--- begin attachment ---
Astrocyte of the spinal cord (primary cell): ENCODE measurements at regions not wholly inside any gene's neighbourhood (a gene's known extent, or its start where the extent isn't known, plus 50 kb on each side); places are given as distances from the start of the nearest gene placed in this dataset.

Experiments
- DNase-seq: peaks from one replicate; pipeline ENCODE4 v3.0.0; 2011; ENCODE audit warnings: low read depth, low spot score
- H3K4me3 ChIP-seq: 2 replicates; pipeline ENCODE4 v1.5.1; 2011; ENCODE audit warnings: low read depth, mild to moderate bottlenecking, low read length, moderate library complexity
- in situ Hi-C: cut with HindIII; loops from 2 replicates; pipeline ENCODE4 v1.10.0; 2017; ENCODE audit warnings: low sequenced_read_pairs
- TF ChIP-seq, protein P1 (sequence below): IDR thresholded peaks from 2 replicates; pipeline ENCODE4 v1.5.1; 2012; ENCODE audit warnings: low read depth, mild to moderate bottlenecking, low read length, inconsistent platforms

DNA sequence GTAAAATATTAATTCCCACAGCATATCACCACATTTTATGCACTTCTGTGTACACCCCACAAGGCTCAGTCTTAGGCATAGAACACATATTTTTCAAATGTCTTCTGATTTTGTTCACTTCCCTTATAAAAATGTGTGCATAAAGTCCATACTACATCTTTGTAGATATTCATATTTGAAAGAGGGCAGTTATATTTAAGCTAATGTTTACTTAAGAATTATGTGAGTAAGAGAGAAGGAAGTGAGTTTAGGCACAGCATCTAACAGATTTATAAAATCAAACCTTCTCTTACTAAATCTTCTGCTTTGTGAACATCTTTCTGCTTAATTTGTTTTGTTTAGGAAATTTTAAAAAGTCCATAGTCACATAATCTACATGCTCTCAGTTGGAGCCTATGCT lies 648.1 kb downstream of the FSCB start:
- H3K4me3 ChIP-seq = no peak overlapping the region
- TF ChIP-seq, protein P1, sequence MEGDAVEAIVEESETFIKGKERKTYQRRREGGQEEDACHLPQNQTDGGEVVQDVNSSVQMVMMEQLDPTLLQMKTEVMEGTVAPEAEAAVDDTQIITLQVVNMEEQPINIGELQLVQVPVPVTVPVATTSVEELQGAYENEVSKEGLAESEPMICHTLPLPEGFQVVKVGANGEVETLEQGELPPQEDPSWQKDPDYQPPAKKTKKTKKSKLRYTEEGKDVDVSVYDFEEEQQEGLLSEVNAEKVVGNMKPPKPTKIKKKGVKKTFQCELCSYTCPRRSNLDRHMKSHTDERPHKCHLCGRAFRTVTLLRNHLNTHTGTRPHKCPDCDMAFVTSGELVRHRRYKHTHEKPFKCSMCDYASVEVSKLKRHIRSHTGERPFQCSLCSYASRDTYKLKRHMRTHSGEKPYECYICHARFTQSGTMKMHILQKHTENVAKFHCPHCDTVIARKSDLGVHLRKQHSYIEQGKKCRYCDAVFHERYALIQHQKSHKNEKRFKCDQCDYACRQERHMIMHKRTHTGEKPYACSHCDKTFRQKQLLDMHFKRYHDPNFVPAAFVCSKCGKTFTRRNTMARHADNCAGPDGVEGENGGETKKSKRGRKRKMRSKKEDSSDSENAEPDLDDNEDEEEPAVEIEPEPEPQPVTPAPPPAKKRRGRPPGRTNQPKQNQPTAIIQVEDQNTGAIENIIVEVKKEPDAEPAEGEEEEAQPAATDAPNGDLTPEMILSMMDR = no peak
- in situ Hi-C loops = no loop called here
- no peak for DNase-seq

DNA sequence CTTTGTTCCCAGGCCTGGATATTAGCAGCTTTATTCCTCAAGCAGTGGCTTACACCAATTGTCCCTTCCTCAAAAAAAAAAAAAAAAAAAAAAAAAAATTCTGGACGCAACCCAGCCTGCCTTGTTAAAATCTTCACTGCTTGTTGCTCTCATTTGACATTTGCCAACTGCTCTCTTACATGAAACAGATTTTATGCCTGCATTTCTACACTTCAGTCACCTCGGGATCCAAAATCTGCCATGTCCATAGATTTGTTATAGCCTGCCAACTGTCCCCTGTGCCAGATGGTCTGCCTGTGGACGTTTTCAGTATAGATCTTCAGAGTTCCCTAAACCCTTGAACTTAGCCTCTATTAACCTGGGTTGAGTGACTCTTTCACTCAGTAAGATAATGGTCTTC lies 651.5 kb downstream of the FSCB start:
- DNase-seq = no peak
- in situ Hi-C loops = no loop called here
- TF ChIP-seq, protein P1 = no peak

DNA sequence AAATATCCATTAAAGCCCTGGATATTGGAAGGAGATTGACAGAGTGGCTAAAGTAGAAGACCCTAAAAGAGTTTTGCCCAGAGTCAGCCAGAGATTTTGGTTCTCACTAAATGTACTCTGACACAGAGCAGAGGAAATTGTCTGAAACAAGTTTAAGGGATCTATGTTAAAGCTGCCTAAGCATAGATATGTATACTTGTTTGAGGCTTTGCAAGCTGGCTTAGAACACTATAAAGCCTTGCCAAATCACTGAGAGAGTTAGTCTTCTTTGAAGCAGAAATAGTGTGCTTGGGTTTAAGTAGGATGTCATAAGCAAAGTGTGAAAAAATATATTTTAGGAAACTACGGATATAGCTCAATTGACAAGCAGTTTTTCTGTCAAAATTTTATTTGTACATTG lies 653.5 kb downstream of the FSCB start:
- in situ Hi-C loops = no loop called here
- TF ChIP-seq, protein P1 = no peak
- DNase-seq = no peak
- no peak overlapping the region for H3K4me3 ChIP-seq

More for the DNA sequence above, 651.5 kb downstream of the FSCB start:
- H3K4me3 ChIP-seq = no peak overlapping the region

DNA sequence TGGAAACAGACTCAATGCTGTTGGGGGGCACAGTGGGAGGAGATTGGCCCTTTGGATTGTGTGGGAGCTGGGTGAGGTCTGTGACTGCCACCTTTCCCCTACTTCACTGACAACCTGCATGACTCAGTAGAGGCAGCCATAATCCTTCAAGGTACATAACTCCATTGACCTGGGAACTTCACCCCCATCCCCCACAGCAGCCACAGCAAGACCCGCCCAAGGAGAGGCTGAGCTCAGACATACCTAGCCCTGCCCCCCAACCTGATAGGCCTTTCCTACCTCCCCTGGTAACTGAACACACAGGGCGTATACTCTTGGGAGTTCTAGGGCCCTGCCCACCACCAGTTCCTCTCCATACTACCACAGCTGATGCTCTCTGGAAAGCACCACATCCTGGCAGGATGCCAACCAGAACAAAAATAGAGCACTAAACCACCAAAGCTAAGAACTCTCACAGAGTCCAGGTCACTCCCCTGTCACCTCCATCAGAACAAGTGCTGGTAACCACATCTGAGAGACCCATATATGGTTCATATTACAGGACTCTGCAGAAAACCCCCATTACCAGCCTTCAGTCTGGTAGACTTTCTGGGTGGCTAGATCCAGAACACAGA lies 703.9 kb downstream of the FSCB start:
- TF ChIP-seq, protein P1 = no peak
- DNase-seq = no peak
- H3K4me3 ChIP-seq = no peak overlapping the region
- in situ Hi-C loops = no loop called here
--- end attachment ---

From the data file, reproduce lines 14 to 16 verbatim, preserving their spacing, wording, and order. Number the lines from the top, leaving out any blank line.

- in situ Hi-C loops = no loop called here
- TF ChIP-seq, protein P1 = no peak

DNA sequence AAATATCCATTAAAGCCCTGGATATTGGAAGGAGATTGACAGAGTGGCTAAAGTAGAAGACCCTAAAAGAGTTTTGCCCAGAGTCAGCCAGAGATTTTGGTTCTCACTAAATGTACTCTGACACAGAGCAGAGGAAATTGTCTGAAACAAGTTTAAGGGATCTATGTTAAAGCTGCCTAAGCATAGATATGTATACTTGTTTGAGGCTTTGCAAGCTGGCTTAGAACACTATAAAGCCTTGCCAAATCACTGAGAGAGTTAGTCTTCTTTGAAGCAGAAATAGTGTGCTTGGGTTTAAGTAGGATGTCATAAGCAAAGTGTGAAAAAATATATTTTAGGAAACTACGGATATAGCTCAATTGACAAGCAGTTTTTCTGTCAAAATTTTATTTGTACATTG lies 653.5 kb downstream of the FSCB start: